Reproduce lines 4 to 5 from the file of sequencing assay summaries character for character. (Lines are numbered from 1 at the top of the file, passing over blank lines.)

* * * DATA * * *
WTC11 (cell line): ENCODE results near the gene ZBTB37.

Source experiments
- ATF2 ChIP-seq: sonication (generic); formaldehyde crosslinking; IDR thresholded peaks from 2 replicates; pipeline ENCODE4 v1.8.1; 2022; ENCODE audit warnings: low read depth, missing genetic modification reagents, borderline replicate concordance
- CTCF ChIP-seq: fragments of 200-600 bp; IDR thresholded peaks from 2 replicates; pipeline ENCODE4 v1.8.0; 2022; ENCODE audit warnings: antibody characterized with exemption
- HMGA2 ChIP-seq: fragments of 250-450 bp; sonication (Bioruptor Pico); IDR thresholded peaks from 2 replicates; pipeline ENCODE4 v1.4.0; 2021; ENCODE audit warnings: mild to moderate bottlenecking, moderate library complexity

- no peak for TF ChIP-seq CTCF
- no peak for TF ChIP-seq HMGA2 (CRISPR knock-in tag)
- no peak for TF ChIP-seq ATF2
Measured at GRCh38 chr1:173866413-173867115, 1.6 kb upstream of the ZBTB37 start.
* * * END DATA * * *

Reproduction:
- CTCF ChIP-seq: fragments of 200-600 bp; IDR thresholded peaks from 2 replicates; pipeline ENCODE4 v1.8.0; 2022; ENCODE audit warnings: antibody characterized with exemption
- HMGA2 ChIP-seq: fragments of 250-450 bp; sonication (Bioruptor Pico); IDR thresholded peaks from 2 replicates; pipeline ENCODE4 v1.4.0; 2021; ENCODE audit warnings: mild to moderate bottlenecking, moderate library complexity